(This is the second installment in a five-part series about fat acceptance.)
Regarding the medical aspects of being overweight or obese, do fat advocates have a case? Overwhelmingly, statistics are not on their side. According to the National Institute of Diabetes and Digestive and Kidney (NIDDK) Diseases of the National Institutes of Health, the Federal Government’s lead agency responsible for biomedical research on nutrition and obesity, excess weight is associated with an increased incidence of type 2 diabetes, heart disease and stroke, diabetes, sleep apnea, osteoarthritis, gallbladder disease, fatty liver disease, and some forms of cancer.
Continue reading “Heavy Hitters, Part 2: By the Numbers”
This has probably been addressed within this blogmunity already, but a highly publicized study of almost 130,000 Kaiser Permanante members in Northern California has concluded that coffee consumption decreases the risk of alcoholic cirrhosis in a dose-dependent manner.
…drinking one to three cups of coffee a day was associated with a 40% decrease in the risk of alcoholic cirrhosis versus drinking less than one cup (P<0.001), according to a report in the June 13 issue of the Archives of Internal Medicine.
Moreover … this protective effect appears to be dose-dependent. Those who drank four or more cups of coffee had an 80% decrease in the relative risk of alcoholic cirrhosis (95% CI 0.1-0.4, P<0.001).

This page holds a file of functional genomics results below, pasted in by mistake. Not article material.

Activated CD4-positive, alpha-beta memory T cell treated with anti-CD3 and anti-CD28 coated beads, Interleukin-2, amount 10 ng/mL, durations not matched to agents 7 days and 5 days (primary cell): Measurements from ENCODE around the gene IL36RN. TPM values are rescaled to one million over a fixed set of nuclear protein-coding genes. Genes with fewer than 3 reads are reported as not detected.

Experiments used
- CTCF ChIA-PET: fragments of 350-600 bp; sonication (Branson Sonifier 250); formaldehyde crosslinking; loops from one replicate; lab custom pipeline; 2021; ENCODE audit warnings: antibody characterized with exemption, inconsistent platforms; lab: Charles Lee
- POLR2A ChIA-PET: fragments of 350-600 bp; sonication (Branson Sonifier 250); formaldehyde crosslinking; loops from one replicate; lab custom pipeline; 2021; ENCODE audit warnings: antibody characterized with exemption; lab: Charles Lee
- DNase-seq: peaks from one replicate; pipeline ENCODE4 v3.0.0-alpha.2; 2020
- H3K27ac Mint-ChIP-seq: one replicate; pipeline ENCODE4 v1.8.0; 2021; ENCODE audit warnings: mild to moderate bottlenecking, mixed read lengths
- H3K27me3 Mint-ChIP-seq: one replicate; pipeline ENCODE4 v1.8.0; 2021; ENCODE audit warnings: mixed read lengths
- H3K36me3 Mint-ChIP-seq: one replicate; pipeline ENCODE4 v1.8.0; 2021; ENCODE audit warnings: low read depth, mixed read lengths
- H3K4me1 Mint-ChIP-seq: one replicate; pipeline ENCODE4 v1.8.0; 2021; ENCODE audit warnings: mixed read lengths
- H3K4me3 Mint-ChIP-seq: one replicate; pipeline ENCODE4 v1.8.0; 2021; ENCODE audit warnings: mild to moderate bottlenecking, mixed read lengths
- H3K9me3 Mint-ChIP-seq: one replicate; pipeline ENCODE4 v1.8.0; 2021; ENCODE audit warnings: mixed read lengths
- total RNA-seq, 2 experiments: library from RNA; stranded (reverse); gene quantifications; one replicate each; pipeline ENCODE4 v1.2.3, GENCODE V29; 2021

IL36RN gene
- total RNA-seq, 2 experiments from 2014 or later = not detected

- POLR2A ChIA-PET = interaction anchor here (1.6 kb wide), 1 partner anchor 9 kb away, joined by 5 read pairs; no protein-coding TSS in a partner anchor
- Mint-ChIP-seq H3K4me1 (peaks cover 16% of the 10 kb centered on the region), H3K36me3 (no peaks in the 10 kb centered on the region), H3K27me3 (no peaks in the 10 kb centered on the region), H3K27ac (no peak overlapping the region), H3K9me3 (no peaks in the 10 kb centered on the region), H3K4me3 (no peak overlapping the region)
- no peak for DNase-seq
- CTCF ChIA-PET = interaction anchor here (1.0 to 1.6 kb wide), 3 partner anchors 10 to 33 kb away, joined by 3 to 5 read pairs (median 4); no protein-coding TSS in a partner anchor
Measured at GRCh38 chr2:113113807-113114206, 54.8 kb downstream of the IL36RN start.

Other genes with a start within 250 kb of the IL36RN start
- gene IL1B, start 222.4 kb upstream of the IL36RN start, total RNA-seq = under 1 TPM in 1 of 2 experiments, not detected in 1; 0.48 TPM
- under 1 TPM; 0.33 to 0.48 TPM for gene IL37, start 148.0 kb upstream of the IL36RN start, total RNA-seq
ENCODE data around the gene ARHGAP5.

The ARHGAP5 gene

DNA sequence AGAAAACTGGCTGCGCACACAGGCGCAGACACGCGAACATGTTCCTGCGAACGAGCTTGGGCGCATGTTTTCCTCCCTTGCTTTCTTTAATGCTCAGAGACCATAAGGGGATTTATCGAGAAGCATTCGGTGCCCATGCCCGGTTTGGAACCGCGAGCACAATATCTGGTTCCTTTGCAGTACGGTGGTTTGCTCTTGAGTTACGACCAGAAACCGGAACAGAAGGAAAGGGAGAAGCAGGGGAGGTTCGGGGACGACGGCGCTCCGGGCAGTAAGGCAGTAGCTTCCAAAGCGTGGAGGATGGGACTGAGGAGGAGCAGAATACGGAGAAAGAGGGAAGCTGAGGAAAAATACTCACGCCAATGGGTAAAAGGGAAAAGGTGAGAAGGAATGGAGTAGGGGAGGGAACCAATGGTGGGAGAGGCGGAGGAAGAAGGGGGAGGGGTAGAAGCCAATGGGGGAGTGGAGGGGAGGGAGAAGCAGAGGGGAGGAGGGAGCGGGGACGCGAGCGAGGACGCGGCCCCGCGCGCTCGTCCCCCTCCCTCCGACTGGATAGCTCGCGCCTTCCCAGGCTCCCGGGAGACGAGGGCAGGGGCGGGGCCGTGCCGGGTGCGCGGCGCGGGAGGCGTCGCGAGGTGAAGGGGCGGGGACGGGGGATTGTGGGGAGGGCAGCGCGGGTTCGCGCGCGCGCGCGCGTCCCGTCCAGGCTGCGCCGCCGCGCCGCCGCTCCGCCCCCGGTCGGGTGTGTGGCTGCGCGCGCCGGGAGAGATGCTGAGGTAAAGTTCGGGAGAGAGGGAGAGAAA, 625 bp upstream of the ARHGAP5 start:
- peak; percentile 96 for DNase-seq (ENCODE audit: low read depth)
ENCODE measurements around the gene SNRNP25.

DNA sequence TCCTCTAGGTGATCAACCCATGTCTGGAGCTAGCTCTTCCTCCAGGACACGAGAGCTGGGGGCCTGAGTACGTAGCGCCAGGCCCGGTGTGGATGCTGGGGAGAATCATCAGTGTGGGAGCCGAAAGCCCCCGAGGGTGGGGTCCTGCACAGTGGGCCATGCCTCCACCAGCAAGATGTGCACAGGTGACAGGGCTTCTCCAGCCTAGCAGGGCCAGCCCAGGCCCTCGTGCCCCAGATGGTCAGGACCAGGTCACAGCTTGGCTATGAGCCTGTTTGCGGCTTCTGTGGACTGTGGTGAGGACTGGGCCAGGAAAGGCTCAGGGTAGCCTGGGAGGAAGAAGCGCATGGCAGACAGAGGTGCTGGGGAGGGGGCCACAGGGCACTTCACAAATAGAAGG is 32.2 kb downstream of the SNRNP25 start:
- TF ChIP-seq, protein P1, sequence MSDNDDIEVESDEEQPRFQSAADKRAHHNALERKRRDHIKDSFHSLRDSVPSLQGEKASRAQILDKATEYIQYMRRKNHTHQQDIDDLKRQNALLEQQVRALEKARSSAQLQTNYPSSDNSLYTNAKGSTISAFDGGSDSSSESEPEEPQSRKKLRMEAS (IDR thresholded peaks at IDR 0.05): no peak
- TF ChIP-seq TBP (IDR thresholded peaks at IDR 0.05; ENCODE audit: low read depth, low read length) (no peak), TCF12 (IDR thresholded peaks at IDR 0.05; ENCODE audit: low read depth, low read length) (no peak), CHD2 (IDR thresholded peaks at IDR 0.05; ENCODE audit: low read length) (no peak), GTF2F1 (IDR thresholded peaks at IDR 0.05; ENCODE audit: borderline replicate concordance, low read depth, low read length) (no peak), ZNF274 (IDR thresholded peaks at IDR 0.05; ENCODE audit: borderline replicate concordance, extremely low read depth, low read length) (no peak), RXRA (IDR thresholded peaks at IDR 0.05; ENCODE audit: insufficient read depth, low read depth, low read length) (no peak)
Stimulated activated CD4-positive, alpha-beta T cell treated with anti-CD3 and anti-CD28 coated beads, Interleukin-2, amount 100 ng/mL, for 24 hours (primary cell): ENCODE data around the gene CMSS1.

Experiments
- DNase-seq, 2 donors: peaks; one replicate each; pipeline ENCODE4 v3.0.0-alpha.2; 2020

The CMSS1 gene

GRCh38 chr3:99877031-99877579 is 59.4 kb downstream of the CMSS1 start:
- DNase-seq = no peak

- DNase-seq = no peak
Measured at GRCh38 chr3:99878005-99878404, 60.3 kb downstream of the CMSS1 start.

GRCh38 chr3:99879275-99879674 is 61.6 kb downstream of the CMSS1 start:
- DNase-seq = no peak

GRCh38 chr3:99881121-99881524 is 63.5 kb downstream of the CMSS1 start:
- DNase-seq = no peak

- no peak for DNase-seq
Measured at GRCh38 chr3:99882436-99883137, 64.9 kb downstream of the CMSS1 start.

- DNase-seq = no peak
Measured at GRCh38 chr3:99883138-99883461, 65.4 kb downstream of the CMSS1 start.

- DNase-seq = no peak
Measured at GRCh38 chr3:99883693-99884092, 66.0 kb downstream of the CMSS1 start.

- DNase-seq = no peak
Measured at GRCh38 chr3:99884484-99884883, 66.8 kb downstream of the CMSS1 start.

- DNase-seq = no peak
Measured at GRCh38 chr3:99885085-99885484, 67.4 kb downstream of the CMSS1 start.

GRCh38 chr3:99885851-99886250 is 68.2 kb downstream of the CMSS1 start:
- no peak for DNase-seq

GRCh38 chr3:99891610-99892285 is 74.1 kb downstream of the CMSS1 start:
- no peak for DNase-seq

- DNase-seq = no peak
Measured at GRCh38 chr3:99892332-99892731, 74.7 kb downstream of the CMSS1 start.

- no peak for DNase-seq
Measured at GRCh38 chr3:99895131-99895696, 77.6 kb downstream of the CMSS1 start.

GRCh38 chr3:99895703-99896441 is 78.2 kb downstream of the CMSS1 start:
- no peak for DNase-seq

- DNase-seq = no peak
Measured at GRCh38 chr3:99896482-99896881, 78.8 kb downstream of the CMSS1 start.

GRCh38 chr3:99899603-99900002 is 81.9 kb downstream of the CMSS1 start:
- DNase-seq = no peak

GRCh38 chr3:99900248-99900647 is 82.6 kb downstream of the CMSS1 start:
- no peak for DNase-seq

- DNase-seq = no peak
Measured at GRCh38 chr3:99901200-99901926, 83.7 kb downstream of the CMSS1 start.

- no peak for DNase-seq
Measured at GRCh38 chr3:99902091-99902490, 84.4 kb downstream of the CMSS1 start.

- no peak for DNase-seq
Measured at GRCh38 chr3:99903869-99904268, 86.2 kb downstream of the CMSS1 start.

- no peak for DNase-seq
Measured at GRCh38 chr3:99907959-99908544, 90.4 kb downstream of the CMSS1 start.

Among subgroups of patients with nonalcoholic cirrhosis, coffee had a similar, weak, nonstatistically significant inverse relation to risk of either viral hepatitis-associated cirrhosis or to miscellaneous other cirrhosis.
I’ll offer the usual caveat (I’d have to read the entire thing to have a genuine clue) but I found it telling that lifestyle habits (i.e., amount of coffee and alcohol consumed) were collected only at baseline in a study in which enrollees were followed up 16 to 23 years later.
Continue reading “The latest on fighting fire(water): worth a hill of beans?”
(This is the first installment in a five-part series about fat acceptance.)
They’ve been part of the U.S. since the days of the Founding Fathers, but in recent years their presence has become increasingly visible. Now comprising about two-thirds of the American populace, the more vocal among their ranks have been causing a stir lately; their unconditional refusal to accept long-standing, seemingly incontrovertible research findings puts them squarely at odds with a large, powerful segment of the scientific community. Moreover, the fight – and its consequences – may only be in the opening round.
Continue reading “Heavy Hitters, Part 1: The Scale of the Problem”